Debating the Data: Book Review of Evangelical Identity and Gendered Family Life -- By: Carrie A. Miles

Journal: Priscilla Papers
Volume: PP 18:1 (Winter 2004)
Article: Debating the Data: Book Review of Evangelical Identity and Gendered Family Life
Author: Carrie A. Miles


Debating the Data: Book Review of
Evangelical Identity and Gendered Family Life

Carrie A. Miles

Reviewed by Carrie A. Miles who holds a doctorate in social and organizational psychology from the University of Chicago and is the associate director of the Center for the Study of Religion, Economics and Culture at George Mason University. She is the co-author of Male and Female in Christ: Discover What the Bible Really says about Women—and about Men, available from the CBE Bookstore.

Evagelical Identity and Gendered Family Life, by Oregon State University sociology professor Sally K. Gallagher, is a detailed study of evangelical attitudes toward gender and the family. Although many CBE members will be familiar with the basic issues summarized in part I of the book, there remains much to be learned from part II, where Gallagher reviews and interprets results from a major survey of American evangelicals. While her conclusions, presented in part III, are more problematic and must be reviewed cautiously, they still offer provocative and potentially useful ideas.

Part I of the book presents a concise history of gender attitudes and debate among American Protestants, beginning with the Puritans. This history includes the origins of Christians for Biblical Equality. In fact, CBE is offered as representative for the views of “biblical feminists.” Gallagher draws her understanding of the more traditional perspective from the works of Larry Christianson, Elisabeth Elliot, James Dobson, and others who believe that gender differences are not just socially-conditioned but biologically-based and willed by God.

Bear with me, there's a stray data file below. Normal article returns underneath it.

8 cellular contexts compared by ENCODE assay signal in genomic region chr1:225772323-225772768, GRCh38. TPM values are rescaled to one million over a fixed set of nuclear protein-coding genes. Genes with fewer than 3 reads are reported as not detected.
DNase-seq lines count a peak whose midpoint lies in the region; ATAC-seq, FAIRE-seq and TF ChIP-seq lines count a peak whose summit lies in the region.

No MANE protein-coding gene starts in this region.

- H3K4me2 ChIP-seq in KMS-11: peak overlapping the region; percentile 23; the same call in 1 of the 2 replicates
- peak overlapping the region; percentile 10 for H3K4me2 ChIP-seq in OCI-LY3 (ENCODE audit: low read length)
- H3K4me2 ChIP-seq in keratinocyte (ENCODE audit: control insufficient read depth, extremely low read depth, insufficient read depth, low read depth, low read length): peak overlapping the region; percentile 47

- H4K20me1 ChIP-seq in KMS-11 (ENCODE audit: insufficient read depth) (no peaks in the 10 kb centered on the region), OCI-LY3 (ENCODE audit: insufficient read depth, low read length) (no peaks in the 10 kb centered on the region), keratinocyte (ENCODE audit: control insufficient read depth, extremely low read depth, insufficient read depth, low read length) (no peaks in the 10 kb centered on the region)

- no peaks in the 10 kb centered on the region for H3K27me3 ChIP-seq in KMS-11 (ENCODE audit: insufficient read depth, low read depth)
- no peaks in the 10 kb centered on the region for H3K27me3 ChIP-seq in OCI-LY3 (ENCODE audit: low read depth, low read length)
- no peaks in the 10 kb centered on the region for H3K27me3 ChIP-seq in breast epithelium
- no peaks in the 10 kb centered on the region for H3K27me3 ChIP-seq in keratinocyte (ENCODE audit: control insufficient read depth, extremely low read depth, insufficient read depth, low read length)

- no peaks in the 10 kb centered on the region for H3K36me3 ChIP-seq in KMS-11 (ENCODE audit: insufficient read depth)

Part II contains the book’s major contributions—data from the large-scale survey of American evangelicals and “how their religious identity . . . shape[s] their ideals for gender, work and family and influence their practices in everyday life” (p. 181). The study consisted of a telephone survey of over 2,000 randomly selected, “religiously committed” Protestants (together with a smaller comparison group of non-church-goers and non-Protestants), followed by face-to-face interviews of 173 religiously committed evangelicals. Gallagher focuses on questions concerning male “headship;” family responsibilities, leadership, and decision-making; and work both in and outside the home, including childcare and housework.

Gallagher’s study demonstrates that contemporary Christians have convictions that seem to contradict one another. For example, despite the fact that a solid majority of all Christians support male “headship,” (90 percent of evangelicals, 70 percent of mainline denomination members, and 59 percent of liberal Protestants) most are ambivalent ...

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